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The 50 Best BBQ Joints . . . in the World!

City Meat Market


The main room at City Meat Market.
Full Custom Gospel BBQ

Rating: 4.25
Opened: 1941
Pitmaster: Gerald Birkelbach, age 57 (since 1982)
Method: Post oak; indirect-heat pit 
Pro tip: For a living history lesson, just sit quietly and watch the old-timers. 

A welcome landmark on U.S. 290 between Austin and Houston is the boxy brick building of City Meat Market, in Giddings. The red painted sign reads “Bar-B-Q and Sausage”—sausage being one of their specialties. Walk through the main room, with its high ceilings, two rows of tables covered in plastic Christmas tablecloths (we last visited in late January), and aged cream-colored walls, and into the sooty back room, where you can order the famous links (80 percent beef, 20 percent pork) straight off the pit. The filling is pleasantly coarse in that way that you only find in homemade sausage, and the casing has a good snap. We could have kept eating these perfect links all day. We were less enthusiastic about the brisket, which cooks at a fairly high heat on an indirect pit for just five and a half hours. While the final result is seductively smoky and has a flavorful salt, pepper, and cayenne rub, the meat itself was a little tough. The ribs, on the other hand, do beautifully under this treatment. They are superlative: ultra-tender, delectably sweet, and infused with post-oak smoke, much like the absolutely succulent chicken. As at any proper joint, black pepper is used liberally, and not just on the meats. It punches up the tangy, sweet sauce (one of our favorites in Central Texas) and gives a nice kick to pinto beans too. Admirable attention has been paid to the stellar potato salad, a bold and mustardy twist on the classic. Banana pudding is enjoyable enough once you forgive the fact that it looks like a meringue and isn’t a pudding but a blob (with an oddly firm outer shell) of cream cake.

101 W. Austin (U.S. 290), 979-542-2740. Open Mon–Fri 7:30–-5:30, Sat 7:30–4. citymeatmarket.biz

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  • Tom

    My review of City Meat Market (CCM).

    As we enter, to our left are a bunch of old meat cases, and to our right
    are several tables and a counter. Behind the counter we can see staff. We can
    smell smoke. Staff are all very friendly and polite.

    We decide we’re going to get some BBQ to eat there, and bring back some for respective others.

    First warning sign: I order ¼ pound brisket, 2 sausage
    links, and 2 ribs. The brisket comes out of a pot of liquid on a counter behind
    the serving counter. I’ve never seen this before, and can’t think of any reason
    for this that is good. Asked if we want lean brisket or a little bit of fat. I
    get the fatty. Sausage is very long and dark. Ribs look decent.

    Payment appears to be by weight for the lot (so price is the
    same for everything). Comes to $16 and change.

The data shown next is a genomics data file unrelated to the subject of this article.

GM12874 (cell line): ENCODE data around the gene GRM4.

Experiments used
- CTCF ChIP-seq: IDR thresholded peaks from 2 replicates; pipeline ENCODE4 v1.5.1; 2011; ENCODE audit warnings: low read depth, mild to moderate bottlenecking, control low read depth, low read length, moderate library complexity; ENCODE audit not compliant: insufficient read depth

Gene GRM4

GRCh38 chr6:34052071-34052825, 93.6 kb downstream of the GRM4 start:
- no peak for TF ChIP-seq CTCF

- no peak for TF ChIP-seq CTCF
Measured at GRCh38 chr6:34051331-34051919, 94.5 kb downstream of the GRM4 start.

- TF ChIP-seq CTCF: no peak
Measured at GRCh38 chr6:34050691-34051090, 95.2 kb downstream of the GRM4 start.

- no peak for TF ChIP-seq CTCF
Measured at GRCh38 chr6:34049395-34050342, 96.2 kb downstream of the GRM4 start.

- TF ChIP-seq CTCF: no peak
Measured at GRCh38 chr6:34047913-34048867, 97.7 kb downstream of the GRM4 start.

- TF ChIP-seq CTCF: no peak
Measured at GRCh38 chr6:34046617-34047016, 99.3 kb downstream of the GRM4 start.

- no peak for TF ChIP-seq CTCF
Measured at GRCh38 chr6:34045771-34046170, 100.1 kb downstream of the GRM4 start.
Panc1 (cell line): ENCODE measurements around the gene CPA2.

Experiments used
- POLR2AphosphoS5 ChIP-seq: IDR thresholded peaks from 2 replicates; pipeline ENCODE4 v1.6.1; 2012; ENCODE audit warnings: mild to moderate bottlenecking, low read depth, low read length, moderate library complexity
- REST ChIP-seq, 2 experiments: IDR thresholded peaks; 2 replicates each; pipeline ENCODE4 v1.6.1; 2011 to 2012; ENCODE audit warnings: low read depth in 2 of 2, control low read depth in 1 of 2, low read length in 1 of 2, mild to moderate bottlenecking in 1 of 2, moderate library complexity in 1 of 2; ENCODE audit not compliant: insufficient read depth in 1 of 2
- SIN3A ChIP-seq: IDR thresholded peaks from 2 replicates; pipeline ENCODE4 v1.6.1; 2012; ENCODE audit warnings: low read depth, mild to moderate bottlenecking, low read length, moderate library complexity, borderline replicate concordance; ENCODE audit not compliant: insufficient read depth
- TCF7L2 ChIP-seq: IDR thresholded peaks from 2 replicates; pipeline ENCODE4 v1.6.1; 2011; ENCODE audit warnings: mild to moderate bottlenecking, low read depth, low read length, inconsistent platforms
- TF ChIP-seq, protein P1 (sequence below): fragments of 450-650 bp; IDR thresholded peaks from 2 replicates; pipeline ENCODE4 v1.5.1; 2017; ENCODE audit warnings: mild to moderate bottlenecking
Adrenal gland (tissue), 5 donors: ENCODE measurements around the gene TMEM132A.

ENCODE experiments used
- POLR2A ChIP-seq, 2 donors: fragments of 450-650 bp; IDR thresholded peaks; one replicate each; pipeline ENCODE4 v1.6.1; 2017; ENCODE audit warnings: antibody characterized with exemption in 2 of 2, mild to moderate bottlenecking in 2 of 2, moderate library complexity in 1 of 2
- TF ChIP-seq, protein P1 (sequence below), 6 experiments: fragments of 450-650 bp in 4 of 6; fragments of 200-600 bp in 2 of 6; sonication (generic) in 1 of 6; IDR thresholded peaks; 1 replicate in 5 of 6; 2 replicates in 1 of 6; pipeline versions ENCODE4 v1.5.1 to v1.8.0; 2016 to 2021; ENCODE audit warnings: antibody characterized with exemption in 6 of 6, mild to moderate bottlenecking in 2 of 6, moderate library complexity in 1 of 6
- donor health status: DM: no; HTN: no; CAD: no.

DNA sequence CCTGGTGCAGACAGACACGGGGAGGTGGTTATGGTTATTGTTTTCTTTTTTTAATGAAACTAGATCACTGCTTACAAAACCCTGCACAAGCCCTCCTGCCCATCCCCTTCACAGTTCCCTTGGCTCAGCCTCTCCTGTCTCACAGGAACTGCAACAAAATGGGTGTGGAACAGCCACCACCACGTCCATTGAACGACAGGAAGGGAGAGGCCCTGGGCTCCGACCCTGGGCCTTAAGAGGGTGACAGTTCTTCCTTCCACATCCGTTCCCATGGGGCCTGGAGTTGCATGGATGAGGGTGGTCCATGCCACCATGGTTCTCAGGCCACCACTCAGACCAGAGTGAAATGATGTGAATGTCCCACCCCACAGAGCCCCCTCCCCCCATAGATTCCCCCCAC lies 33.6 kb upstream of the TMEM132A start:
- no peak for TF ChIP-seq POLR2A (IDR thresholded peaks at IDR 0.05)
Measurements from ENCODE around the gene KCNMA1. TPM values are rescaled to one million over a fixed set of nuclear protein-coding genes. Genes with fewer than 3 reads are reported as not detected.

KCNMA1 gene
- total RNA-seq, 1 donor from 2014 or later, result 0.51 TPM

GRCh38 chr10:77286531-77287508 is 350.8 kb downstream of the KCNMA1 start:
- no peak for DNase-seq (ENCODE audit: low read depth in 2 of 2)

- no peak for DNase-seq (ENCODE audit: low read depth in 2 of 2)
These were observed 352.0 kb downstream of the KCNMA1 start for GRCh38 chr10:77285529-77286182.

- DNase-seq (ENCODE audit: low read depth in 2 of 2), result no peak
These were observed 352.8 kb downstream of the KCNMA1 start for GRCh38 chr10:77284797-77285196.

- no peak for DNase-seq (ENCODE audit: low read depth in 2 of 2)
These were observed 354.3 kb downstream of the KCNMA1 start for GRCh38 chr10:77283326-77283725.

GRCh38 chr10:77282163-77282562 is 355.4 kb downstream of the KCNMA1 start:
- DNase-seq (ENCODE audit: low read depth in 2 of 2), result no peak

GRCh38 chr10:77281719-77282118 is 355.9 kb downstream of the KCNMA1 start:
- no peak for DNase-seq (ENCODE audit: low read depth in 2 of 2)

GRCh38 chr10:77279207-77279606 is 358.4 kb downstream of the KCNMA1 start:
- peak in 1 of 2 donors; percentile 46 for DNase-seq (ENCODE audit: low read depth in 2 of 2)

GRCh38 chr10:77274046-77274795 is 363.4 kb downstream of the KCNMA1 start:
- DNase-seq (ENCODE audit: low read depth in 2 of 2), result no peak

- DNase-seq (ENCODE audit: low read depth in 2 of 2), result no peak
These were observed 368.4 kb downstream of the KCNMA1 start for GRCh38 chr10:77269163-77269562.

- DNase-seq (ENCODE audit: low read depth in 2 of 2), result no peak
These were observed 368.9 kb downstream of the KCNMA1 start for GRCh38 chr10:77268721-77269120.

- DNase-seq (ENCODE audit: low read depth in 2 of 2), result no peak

Brisket: For what is supposed to be fatty brisket, this
    is pretty dry. Not much flavor at all. No real smoke ring, no real color
    changes inside (so once you get past the bark it is all the same universal
    gray/brown). Honestly, I’ve regularly had better at Poke-Jo’s and Rudy’s. 3 on
    a scale of 1-10.

    Sausage: I don’t mind coarse ground sausage, and this is the
    coarsest I can ever recall seeing. It looks like someone took some hamburger
    meat (it is apparently an 80/20 beef/pork blend), cooked it, then stuffed it in
    a sausage casing. That wouldn’t bother me, except it tastes about the same. I
    can taste a little pepper and a little salt, but not much. And it is more like
    someone cooked the meat and then added the seasoning. It is very uneven. It is
    moist (unlike the brisket), but poor and uneven flavor is a deal breaker for
    sausage. Again, I’ve been getting better at the local Austin area “chains”. 3
    on a scale of 1-10.

    Ribs: These have a decent flavor. Good salt and pepper mix, and
    a decent crust. But a little chewy. I do agree that a rib that is “fall off the
    bone” is actually overcooked, but these are a little tough. Still, of what I
    ordered they are the best things by far. Say a 6 on a scale of 1-10.

    Pork Butt: Mom asked me to bring some pork butt back and I
    tried a bite when I dropped it off. Tasted about the same as the ribs. Decent,
    but nothing spectacular. Not quite as chewy. Say a 7 on a scale of 1-10.

    Final thoughts: One of our group suggested that we should get t-shirts
    made that say “BBQ Recon”. It’s a good thought. One job of a recon patrol is to
    go out and make sure the way is safe, or if you need to detour and find another
    route. In this case, detour and find another route. The BBQ trifecta is made up
    of ribs, brisket, and sausage. CMM only does one of those that I would consider
    eating again (the ribs), and theirs aren’t so great that they are worth a trip.
    Since 100% of the time if I’m passing through Giddings I’m going to be passing
    through Elgin as well, there are better options closer to home.

    I’m not sure when this Texas Monthly review was
    written. Either CMM has gone way downhill lately, or this reviewer(s) has (have)
    radically different standards than I do. (Daniel, if this was you, sorry. Normally your reviews are on the money, but this one just didn’t hit the mark with me).

    Some may say it was just a bad day for them. While I suppose
    that is possible, the way they handle their brisket makes me doubt it. I can’t
    think of any reason a well-done BBQ brisket would then be kept in a container
    of liquid that would improve the flavor. And if it is improving the flavor,
    then they have even bigger problems than I thought.